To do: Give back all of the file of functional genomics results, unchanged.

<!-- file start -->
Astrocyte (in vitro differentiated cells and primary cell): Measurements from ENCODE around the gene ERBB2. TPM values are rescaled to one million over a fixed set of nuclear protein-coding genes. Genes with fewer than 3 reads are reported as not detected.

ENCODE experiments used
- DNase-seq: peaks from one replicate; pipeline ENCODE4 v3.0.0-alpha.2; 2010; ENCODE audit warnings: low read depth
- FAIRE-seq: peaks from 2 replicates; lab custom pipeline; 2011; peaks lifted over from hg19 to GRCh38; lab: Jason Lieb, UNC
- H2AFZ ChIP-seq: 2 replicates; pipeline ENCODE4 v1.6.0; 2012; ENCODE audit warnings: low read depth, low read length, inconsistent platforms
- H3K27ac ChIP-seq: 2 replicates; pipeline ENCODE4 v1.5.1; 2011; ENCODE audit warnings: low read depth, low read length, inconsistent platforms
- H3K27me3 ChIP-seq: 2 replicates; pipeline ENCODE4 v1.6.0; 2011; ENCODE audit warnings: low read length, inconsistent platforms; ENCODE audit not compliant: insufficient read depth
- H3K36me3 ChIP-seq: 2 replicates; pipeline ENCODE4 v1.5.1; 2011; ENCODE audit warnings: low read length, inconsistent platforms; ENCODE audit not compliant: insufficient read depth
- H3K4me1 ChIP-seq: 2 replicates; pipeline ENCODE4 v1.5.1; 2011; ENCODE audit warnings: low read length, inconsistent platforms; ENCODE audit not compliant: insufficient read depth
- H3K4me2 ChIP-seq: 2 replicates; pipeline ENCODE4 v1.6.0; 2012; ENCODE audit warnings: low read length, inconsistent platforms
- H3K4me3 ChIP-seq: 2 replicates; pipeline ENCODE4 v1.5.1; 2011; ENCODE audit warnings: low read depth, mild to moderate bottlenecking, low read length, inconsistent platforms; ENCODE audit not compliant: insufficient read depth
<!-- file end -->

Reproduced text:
Astrocyte (in vitro differentiated cells and primary cell): Measurements from ENCODE around the gene ERBB2. TPM values are rescaled to one million over a fixed set of nuclear protein-coding genes. Genes with fewer than 3 reads are reported as not detected.

ENCODE experiments used
- DNase-seq: peaks from one replicate; pipeline ENCODE4 v3.0.0-alpha.2; 2010; ENCODE audit warnings: low read depth
- FAIRE-seq: peaks from 2 replicates; lab custom pipeline; 2011; peaks lifted over from hg19 to GRCh38; lab: Jason Lieb, UNC
- H2AFZ ChIP-seq: 2 replicates; pipeline ENCODE4 v1.6.0; 2012; ENCODE audit warnings: low read depth, low read length, inconsistent platforms
- H3K27ac ChIP-seq: 2 replicates; pipeline ENCODE4 v1.5.1; 2011; ENCODE audit warnings: low read depth, low read length, inconsistent platforms
- H3K27me3 ChIP-seq: 2 replicates; pipeline ENCODE4 v1.6.0; 2011; ENCODE audit warnings: low read length, inconsistent platforms; ENCODE audit not compliant: insufficient read depth
- H3K36me3 ChIP-seq: 2 replicates; pipeline ENCODE4 v1.5.1; 2011; ENCODE audit warnings: low read length, inconsistent platforms; ENCODE audit not compliant: insufficient read depth
- H3K4me1 ChIP-seq: 2 replicates; pipeline ENCODE4 v1.5.1; 2011; ENCODE audit warnings: low read length, inconsistent platforms; ENCODE audit not compliant: insufficient read depth
- H3K4me2 ChIP-seq: 2 replicates; pipeline ENCODE4 v1.6.0; 2012; ENCODE audit warnings: low read length, inconsistent platforms
- H3K4me3 ChIP-seq: 2 replicates; pipeline ENCODE4 v1.5.1; 2011; ENCODE audit warnings: low read depth, mild to moderate bottlenecking, low read length, inconsistent platforms; ENCODE audit not compliant: insufficient read depth